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Ida Lupino, a classic film-era ingenue, directed one of my favorite tense thriller films, “The Hitch-hiker” in 1953. Though it wasn’t her directorial debut, her work in the genre resonates into contemporary horror film-making. While some of the most exciting horror projects directed by women have utilizied issues of femininity and feeling powerless and oppressed as fearful elements, Lupino’s “The Hitch-hiker” is a crime thriller orbiting around the decisions and interactions of men. Richard Koszarski wrote in Oxford University Press, “[Lupino’s] films [as a director] display the obsessions and consistencies of a true auteur. What is most interesting about her films are not her stories of unwed motherhood or the tribulation of career women, but the way in which she uses male actors: particularly in “The Bigamist” and “The Hitchhiker”, Lupino was able to reduce the male to the same sort of dangerous, irrational force that women represented in most male-directed examples of Hollywood film noir.”

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An Overview of UFO Religion and the American Cult

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Though a cult is defined by a shared veneration and respect for a central being, idol or idea, the American concept of cults usually involves religious fanaticism. A set of rites of passage usually drives the members of a cult as they attempt to purge or separate themselves from an alienating world. For this reason, many contemporary American cults demand that their members cut off contact with anyone not involved in the inner system.

Colin Campbell’s Cult explores the origin of the sociological concept by tracing it to a 1932 classification of religious groups by sociologist Ernst Troeltsch. Troeltsch differentiated “sects” from “cults” with self-harm or violence inflicted on others as a defining line between them. Sociologists later identified a religious or ethical schism between members of a cult and the general public. The more friction between mainstream culture and the culture of a religious group, the more likely they are to be considered cult-like.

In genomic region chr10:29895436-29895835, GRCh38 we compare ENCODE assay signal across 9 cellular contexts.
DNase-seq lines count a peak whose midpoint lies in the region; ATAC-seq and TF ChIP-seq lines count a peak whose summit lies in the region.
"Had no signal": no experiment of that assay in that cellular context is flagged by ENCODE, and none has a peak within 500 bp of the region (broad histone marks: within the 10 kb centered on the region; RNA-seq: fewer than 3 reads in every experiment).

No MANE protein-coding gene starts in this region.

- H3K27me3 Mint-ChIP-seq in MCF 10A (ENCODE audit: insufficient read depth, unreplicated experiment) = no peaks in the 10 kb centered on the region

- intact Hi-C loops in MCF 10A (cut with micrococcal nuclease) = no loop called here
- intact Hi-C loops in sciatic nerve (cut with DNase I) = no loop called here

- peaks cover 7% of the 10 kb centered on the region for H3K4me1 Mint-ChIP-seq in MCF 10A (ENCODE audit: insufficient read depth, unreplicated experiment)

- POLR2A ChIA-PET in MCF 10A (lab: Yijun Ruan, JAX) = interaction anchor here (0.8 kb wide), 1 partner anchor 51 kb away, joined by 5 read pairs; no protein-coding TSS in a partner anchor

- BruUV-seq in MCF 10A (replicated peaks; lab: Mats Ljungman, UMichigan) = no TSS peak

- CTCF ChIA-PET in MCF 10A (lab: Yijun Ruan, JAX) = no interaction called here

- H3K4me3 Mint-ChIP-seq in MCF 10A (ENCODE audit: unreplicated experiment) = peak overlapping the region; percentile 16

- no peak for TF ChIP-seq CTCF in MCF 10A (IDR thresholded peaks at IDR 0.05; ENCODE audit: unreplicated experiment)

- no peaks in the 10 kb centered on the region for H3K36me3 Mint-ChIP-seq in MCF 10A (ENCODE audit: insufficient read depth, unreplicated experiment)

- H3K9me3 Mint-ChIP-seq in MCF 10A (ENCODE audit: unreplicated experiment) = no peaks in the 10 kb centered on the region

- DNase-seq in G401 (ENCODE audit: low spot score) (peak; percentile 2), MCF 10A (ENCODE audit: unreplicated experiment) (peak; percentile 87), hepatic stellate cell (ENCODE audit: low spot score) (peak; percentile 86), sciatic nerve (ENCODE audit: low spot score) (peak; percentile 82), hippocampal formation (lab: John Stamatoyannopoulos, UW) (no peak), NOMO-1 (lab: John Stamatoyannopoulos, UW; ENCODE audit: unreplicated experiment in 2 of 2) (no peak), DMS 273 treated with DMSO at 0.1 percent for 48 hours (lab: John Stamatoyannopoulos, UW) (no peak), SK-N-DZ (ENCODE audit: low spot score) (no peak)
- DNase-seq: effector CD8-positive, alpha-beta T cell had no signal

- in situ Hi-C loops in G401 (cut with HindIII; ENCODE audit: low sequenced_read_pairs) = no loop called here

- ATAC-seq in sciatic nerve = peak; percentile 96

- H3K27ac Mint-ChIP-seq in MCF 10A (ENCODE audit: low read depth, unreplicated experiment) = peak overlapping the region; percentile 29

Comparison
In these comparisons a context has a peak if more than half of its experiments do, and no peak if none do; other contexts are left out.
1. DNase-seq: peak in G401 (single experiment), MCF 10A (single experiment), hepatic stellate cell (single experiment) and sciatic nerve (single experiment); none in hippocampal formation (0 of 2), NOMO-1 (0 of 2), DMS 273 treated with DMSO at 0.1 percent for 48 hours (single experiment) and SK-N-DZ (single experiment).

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Sociopaths on Film: The Monster as Performance

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It’s difficult to describe how I felt seeing the news of Philip Seymour Hoffman’s death, first on the Twitter account of an actor-friend, and immediately afterwards on the Washington Post’s website. How much could a man in his 40s mean to me as an individual, considering we had never met? Well, he meant a lot.

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Derf Backderf’s Jeffrey Dahmer

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I discovered Derf Backderf in the Harvard Bookstore, in the graphic novel and comix section. To be honest, I was looking for the new, female Captain Marvel and the Banshee Squad. What I found was probably a lot better.

“My Friend Dahmer” was suddenly in my hands, and I was sitting in the corner on a footstool, hoping no one would come around the corner and accuse me of stealing a read. Bookshop staff police their customers, making sure they’re just previewing and not fully reading books they haven’t bought. Maybe it’s the panic of working in a dying industry that makes them jittery, like they’re swiping at townspeople for help as the executioner drags them up to the gallows.

Anyway, I read the whole damn thing in one sitting, feeling like I had found something brand new but also wonderfully familiar. Derf’s style, his characters’ rounded limbs and bugged out eyes, look a lot like Joe Sacco’s Palestinian rockstars. They move around the page with unsettling fluidity, like their skeletons are soft. The effect here works – Backderf’s Dahmer is more rigid looking than his other characters, drawn using rounded lines but with an unchanging face hidden by sunglasses and often partially shadowed. He holds his shoulders high to protect his ears; you almost feel the tension in your own muscles as you read. We don’t see Dahmer’s eyes or watch him emote often in the book, but admittedly Derf did not either.

Dahmer’s dark humor is obvious to anyone who’s read “Trashed” or “Punk Rock and Trailer Parks,” but admittedly I hadn’t. He dismisses who Jeffrey Dahmer eventually became in order to tell a necessary part of the story. “When someone hears the word ‘Dahmer,’ they think heads in the refrigerator, necrophilia, cannibalism — no thanks. My story is about none of those things. It’s the story before the story,” Backderf told USA Today.